July 1998

Cornwall, July 26-28, 1998 The rain has finally let up, for a brief spell at least, and not a moment too soon for the start of our Annual Tandem Mystery tour. The kids are away with their grandparents in the Midlands, and the world is literally our oyster, for a few days anyway. We intend to make the most of it!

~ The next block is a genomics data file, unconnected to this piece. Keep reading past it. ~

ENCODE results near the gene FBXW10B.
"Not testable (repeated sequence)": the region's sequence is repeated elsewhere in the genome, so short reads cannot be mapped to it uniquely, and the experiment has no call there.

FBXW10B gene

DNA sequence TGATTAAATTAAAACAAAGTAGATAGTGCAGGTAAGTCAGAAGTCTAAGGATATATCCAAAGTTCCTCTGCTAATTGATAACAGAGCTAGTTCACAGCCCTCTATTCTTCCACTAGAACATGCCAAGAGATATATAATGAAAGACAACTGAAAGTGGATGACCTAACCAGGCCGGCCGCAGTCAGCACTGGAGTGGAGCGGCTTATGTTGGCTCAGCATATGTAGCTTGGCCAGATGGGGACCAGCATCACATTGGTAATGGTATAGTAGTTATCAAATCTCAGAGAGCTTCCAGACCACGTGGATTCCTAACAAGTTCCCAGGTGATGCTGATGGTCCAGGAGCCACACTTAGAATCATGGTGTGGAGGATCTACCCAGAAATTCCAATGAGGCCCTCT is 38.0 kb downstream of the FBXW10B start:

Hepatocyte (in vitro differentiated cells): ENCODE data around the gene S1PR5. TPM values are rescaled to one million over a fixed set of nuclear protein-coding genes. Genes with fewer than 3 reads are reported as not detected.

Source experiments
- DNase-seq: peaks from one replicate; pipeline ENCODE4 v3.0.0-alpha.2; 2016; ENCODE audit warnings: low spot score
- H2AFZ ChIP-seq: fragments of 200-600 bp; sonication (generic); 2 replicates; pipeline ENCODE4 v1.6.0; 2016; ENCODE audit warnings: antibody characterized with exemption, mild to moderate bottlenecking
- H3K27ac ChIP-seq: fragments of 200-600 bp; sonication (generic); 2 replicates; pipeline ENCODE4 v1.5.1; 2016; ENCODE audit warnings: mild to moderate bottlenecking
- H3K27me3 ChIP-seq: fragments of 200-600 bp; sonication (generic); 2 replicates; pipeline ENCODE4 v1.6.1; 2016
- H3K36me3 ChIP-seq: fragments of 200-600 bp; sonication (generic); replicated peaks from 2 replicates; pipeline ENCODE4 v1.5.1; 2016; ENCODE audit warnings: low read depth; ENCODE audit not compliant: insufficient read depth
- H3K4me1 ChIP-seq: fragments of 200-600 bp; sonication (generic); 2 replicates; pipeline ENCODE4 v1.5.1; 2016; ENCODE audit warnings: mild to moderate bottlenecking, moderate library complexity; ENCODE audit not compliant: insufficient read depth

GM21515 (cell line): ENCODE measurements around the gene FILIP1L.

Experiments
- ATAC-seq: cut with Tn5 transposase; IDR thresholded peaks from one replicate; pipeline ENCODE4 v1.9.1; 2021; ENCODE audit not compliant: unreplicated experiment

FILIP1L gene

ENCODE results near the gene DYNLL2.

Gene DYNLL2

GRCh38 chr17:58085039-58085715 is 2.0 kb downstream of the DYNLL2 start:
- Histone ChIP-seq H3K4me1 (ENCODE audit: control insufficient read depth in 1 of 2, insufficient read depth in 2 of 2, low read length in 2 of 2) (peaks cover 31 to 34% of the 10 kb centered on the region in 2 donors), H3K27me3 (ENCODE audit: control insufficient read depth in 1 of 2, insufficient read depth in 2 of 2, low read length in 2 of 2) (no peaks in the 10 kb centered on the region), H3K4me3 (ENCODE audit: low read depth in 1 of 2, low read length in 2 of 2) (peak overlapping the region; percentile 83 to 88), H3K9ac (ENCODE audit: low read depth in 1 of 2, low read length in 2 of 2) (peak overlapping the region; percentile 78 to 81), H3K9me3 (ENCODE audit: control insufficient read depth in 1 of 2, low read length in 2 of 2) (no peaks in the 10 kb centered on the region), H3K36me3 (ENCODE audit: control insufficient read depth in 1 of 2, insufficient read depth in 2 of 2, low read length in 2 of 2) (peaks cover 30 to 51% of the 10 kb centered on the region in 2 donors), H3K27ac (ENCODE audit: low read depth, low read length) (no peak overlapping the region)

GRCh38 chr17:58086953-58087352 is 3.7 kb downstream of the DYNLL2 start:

So, we dusted off the Dawes Super Galaxy tandem (we have not ridden it much since last year's tour to Exmoor), tyres pumped hard, chain oiled, gears adjusted; we loaded two panniers with just enough for overnight stays in bed & breakfasts; and, OS maps and a good B & B guide in hand, we set out on Sunday morning for the Cornish north coast. Skirting around Exeter, then heading west first to Crediton, then Copplestone and Hatherleigh, it was a majestic, easy ride over the rolling mid-Devon terrain, the high profile of Dartmoor looming suggestively, temptingly to the south. We picnicked in a field along the way, and as we rode over Holsworthy towards Bude, the West Country views, to the north and south over sparsely populated, mainly agriculture country, the domain of sheep and cows not people, were splendid, while the rugged Cornish coastline and sea beckoned ahead. Then down, down through Marhamchurch, where we sheltered briefly from an intensely drenching shower, and onto the main road parallel to the coast towards Boscastle, our destination. This road, too heavy with traffic, is steeply up and down and it was a hard end to the day's ride, especially when we turned off to Boscastle, climbed a massive hill again, then had a fast, white knuckle descent to the tiny fishing harbour, only to find that our bed & breakfast, St. Christopher's, was actually back up the hill in the old village! Not to worry, the climb achieved, feeling tired but exhilarated from the challenging 70 mile ride, we showered, enjoyed a pint of Tinners Ale and a glass of wine in the Navigation Inn opposite, called the children, then dined on a quite delicious feast of homemade soup, halibut wellington, and bramble crumble accompanied by a decent bottle of Soave that was offered "on the house". New owners, apparently, had only taken over in the last few days and were clearly eager to impress: on the strength of our stay, I'd unreservedly recommend the place for its friendliness, cleanliness of the the rooms, and yes, for the quality of the food. English B & Bs have certainly come a long way in recent years and can now provide a more than adequate alternative to hotels.